If you can spare the time, care and consideration, good people, please consider responding to this heartfelt “RECLAIM OUR SEA” appeal to help make a stand for our local North Sea maritime environment.
Literally tens (perhaps hundreds) of thousands of dead crustaceans have been washed up on North Yorkshire and Cleveland beaches, contaminating other marine life and seabirds.
Please contact the organisers for further details. Thank you.
WHERE: North East beaches and coastline
WHEN: Sunday 28th August 2022 at 11.00 – gather for 11.30am start.
Twitter @saveourseas11 #wavetosaveourseas
SALLY BUNCE email@example.com
HALT THE TOXIC SLUDGE
- We are calling on people to send a clear message to those in power that the blatant killing of our seas, ancient fishing industry and iconic marine creatures MUST STOP.
- On Sunday 28th August at 11.30am a HUMAN CHAIN will be created along the north east beaches and coastline. As a show of support and solidarity to raise awareness of pollution in the sea brought about by the dredging and subsequent release of sewerage in to local waters, we will link hands as one and together create a wave motion that will travel north to south along our North East shores.
Following the dredging of 148,000 tons of sediment from the mouth of the River Tees by a vessel called the UKD Orca, the coastline stretching from Hartlepool to Bridlington experienced a mass die-off of crab and lobster.
Hartlepool and Redcar suffered the greatest impact with further crustacean die-off events throughout the following winter and this spring and summer.
Stocks of crabs have never recovered and lobster catches are still 70% below year-on-year figures.
Seal pups from the impacted area struggled to find food with many starving to death.
DEFRA carried out an investigation which was closed in March 2022 with no definitive cause having been found. A harmful algal bloom was put forward as the most likely cause despite die-offs continuing throughout the winter.
However, an independent Report by marine pollution specialist Tim Deeree Jones (see here) discredited this theory and provided hard evidence that a chemical called pyridine found within the affected crabs, at levels 70 times higher than normal, was a more obvious cause.
Of more concern is the 1.9 million tons soon to be dredged from a highly contaminated part of the Tees – and dumped at sea.
The location is called the South Bank quay and will form a vital part of the government’s flagship Freeport, which is being driven forwards by the South Tees Development Corporation and Tees Valley Mayor Ben Houchen [Con.].
In the 1960s, 550 million tons per day (link here) of chemicals and raw sewage were discharged into the River Tees.
Whilst the water itself has been brought back from the dead and salmon now swim up the Tees to spawn, the sediment has locked in these decades of toxic waste . . . and this is about to be unleashed back into our ecosystem when the dredging operation (which will last for 5-and-a-half months) begins later this year.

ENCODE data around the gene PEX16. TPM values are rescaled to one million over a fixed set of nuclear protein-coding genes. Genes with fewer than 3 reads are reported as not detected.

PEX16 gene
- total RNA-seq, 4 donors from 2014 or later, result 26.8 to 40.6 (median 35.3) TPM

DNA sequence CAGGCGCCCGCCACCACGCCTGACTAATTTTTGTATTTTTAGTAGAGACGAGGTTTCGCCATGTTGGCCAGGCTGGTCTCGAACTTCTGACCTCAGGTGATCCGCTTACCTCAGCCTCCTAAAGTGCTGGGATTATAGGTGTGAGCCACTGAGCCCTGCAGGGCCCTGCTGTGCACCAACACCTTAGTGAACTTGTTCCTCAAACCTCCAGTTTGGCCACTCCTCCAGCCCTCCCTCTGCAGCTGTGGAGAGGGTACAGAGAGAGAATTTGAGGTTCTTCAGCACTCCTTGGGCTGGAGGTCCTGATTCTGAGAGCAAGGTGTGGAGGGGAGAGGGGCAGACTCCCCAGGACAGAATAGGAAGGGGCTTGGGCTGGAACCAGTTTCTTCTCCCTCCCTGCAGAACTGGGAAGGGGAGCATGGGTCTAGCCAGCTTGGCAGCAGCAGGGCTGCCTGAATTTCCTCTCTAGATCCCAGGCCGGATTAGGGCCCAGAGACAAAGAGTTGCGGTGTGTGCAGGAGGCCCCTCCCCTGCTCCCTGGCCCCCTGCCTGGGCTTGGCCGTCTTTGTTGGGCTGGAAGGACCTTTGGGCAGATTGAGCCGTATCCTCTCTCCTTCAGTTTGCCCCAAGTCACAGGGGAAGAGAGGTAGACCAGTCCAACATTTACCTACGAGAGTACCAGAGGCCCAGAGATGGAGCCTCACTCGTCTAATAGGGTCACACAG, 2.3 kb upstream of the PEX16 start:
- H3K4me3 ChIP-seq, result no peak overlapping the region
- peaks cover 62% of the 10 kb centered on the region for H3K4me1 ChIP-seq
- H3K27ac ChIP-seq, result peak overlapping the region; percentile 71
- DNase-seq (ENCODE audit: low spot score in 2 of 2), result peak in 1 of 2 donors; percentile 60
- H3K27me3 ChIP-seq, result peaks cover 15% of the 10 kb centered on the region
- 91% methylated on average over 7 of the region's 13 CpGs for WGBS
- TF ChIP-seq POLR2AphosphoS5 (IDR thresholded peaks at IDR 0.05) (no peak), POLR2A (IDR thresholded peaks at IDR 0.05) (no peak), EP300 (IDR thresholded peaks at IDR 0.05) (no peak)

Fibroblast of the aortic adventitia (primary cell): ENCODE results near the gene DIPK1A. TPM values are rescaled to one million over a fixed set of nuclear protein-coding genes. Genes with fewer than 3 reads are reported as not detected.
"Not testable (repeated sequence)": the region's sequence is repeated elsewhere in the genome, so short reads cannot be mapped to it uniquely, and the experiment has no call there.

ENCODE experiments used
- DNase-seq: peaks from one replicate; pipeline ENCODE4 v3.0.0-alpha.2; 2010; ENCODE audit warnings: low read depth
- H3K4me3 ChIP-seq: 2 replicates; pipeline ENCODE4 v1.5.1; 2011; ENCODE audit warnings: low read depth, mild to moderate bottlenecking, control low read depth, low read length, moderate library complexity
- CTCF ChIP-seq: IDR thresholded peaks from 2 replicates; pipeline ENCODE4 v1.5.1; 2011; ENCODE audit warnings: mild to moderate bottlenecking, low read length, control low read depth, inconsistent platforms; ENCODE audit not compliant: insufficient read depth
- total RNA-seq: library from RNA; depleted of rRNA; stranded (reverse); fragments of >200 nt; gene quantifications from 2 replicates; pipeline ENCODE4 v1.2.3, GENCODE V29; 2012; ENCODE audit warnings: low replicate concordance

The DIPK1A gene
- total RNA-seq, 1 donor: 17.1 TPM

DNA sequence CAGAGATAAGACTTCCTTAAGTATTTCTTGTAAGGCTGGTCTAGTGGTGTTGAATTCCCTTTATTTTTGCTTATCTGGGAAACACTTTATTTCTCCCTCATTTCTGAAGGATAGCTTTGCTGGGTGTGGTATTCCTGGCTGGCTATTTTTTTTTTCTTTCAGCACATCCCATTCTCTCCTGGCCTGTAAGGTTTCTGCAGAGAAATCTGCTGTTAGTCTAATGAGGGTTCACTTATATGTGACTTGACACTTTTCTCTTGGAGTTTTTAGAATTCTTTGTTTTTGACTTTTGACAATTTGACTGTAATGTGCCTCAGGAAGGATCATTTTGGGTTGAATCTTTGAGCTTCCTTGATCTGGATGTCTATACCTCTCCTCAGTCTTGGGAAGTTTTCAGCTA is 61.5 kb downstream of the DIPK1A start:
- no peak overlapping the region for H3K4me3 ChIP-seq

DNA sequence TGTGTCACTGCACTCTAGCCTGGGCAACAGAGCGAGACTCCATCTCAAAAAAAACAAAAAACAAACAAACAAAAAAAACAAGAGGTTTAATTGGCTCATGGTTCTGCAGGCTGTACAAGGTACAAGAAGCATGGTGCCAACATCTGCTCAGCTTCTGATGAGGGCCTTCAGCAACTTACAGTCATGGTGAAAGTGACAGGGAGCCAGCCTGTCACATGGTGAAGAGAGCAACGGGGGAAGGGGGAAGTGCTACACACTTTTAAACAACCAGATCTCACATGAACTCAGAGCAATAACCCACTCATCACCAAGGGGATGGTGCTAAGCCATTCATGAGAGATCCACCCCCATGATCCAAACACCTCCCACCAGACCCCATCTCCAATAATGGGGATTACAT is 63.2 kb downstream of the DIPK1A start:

SSSI sites are located within the dredge footprint.
A breeding colony of harbour seals lives within the direct impact zone.
But, worryingly, we are dumping sediment contaminated with arsenic, lead, cyanide and hydrocarbons (to name but a few) into an already ailing marine environment – and into our food chain.
There are fears the tourist industry will be affected right down the north east coast.
RECLAIM OUR SEAS & WAVE TO SAVE THE SEA
On Sunday 28th August 2022, we are calling for members of the public to go to their local beach at 11:00 a.m.
At 11:30 a.m., we will face the sea and form a human chain of support and solidarity for the sea, the creatures who live in it and the ancient fishing industry which has been decimated.
People will link hands and create a wave travelling north to south along the chain.
This has been a powerful symbol used successfully over the years to empower ordinary people and make those with power to act.
THE DEADLY COST OF FREEPORTS SOUTH TEES DEVELOPMENT CORPORATION are soon to begin a 5½-month dredging operation at its South Bank quay site. They will dredge 2 million tons of sediment from this highly contaminated location to enable creation of the Freeport.
100,000 tons was found to be so toxic it cannot be disposed of at sea, yet a further 1.9 million tons has been licensed for marine disposal by the Marine Management Organisation.
Objectors to this decision have discovered current dredging and sampling legislation to be woefully inadequate and lacking regulation.
RECLAIM OUR SEA is calling for:
1. A halt to further dredging until a cause of the on-going marine die-off is found.
2. Re-opening of the original DEFRA investigation with it being carried out by independent scientists.
3. An overhaul of legislation relating to the sampling and disposal of dredged sediment.